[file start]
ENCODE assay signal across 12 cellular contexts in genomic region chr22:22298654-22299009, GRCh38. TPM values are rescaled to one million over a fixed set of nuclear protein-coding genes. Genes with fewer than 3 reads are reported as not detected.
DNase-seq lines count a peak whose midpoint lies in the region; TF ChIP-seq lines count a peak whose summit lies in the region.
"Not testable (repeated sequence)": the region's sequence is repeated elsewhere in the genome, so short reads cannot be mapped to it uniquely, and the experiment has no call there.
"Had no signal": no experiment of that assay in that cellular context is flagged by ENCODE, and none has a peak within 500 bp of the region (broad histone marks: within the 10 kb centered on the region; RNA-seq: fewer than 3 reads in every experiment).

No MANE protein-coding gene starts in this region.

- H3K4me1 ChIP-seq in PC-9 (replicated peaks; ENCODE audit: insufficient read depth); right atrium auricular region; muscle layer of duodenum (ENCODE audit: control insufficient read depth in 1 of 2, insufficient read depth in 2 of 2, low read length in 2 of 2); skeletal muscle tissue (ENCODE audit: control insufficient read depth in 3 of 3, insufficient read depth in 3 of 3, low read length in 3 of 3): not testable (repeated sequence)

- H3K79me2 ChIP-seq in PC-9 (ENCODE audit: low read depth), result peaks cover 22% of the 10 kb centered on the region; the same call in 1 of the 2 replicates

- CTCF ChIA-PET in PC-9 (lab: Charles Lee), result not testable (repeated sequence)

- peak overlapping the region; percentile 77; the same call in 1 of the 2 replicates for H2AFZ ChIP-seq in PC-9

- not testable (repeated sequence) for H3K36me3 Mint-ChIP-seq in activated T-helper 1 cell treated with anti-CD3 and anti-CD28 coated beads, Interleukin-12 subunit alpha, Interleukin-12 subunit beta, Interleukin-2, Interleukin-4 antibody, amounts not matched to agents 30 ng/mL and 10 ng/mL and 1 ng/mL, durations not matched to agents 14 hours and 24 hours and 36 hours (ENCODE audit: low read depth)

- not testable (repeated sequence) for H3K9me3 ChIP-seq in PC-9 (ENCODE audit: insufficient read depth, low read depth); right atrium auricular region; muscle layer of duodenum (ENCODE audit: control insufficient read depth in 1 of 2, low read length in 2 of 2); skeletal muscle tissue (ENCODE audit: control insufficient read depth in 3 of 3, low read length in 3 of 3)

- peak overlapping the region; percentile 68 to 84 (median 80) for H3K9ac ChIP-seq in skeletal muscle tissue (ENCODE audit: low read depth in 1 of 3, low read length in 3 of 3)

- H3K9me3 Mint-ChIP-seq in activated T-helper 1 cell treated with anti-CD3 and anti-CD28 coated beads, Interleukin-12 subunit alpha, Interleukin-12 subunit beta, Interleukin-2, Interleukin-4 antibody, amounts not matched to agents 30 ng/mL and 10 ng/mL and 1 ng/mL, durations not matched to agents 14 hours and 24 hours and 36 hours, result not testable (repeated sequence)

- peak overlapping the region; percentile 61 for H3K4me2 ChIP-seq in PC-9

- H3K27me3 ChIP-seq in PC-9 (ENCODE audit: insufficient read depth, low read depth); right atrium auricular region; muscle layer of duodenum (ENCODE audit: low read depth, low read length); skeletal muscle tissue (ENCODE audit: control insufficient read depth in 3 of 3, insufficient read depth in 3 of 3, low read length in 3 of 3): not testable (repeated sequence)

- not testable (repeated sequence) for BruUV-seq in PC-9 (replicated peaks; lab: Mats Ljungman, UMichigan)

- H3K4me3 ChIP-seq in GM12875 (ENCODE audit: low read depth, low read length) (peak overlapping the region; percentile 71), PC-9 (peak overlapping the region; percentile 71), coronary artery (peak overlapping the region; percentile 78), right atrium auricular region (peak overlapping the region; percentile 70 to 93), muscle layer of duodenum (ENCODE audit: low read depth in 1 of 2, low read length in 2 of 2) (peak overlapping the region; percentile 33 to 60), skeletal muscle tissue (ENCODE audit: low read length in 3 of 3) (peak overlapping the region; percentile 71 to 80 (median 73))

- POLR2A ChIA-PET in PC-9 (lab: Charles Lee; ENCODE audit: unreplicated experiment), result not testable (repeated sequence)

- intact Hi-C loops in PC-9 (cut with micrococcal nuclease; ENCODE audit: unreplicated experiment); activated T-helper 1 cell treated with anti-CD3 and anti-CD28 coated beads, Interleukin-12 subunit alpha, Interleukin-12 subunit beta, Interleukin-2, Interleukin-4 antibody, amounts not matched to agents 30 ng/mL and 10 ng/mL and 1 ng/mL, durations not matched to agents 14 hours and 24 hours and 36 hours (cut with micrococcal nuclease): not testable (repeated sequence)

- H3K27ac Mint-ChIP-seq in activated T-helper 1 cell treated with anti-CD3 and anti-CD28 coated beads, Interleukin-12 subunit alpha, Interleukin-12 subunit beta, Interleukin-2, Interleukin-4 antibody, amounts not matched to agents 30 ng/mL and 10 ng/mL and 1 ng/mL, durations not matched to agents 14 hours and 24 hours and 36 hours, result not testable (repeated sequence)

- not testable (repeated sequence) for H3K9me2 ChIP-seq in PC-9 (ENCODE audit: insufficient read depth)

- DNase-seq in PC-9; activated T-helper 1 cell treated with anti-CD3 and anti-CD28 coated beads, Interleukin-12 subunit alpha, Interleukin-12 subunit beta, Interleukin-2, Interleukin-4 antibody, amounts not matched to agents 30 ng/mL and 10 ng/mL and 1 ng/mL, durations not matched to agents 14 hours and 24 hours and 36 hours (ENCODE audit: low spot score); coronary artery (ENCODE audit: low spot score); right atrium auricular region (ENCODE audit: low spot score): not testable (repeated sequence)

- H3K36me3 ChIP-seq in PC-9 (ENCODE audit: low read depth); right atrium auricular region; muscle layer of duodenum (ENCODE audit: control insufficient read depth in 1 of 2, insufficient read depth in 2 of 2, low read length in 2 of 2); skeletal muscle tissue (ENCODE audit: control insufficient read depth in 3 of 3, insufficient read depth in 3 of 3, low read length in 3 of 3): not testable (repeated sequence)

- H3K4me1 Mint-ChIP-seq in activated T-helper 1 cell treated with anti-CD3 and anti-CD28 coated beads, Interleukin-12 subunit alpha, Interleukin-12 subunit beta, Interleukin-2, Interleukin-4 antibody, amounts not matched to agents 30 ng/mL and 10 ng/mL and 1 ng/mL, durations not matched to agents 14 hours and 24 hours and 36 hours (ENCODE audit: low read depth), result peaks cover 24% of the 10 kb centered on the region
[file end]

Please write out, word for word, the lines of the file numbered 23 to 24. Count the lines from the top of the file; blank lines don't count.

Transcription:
- H3K36me3 ChIP-seq in PC-9 (ENCODE audit: low read depth); right atrium auricular region; muscle layer of duodenum (ENCODE audit: control insufficient read depth in 1 of 2, insufficient read depth in 2 of 2, low read length in 2 of 2); skeletal muscle tissue (ENCODE audit: control insufficient read depth in 3 of 3, insufficient read depth in 3 of 3, low read length in 3 of 3): not testable (repeated sequence)

- H3K4me1 Mint-ChIP-seq in activated T-helper 1 cell treated with anti-CD3 and anti-CD28 coated beads, Interleukin-12 subunit alpha, Interleukin-12 subunit beta, Interleukin-2, Interleukin-4 antibody, amounts not matched to agents 30 ng/mL and 10 ng/mL and 1 ng/mL, durations not matched to agents 14 hours and 24 hours and 36 hours (ENCODE audit: low read depth), result peaks cover 24% of the 10 kb centered on the region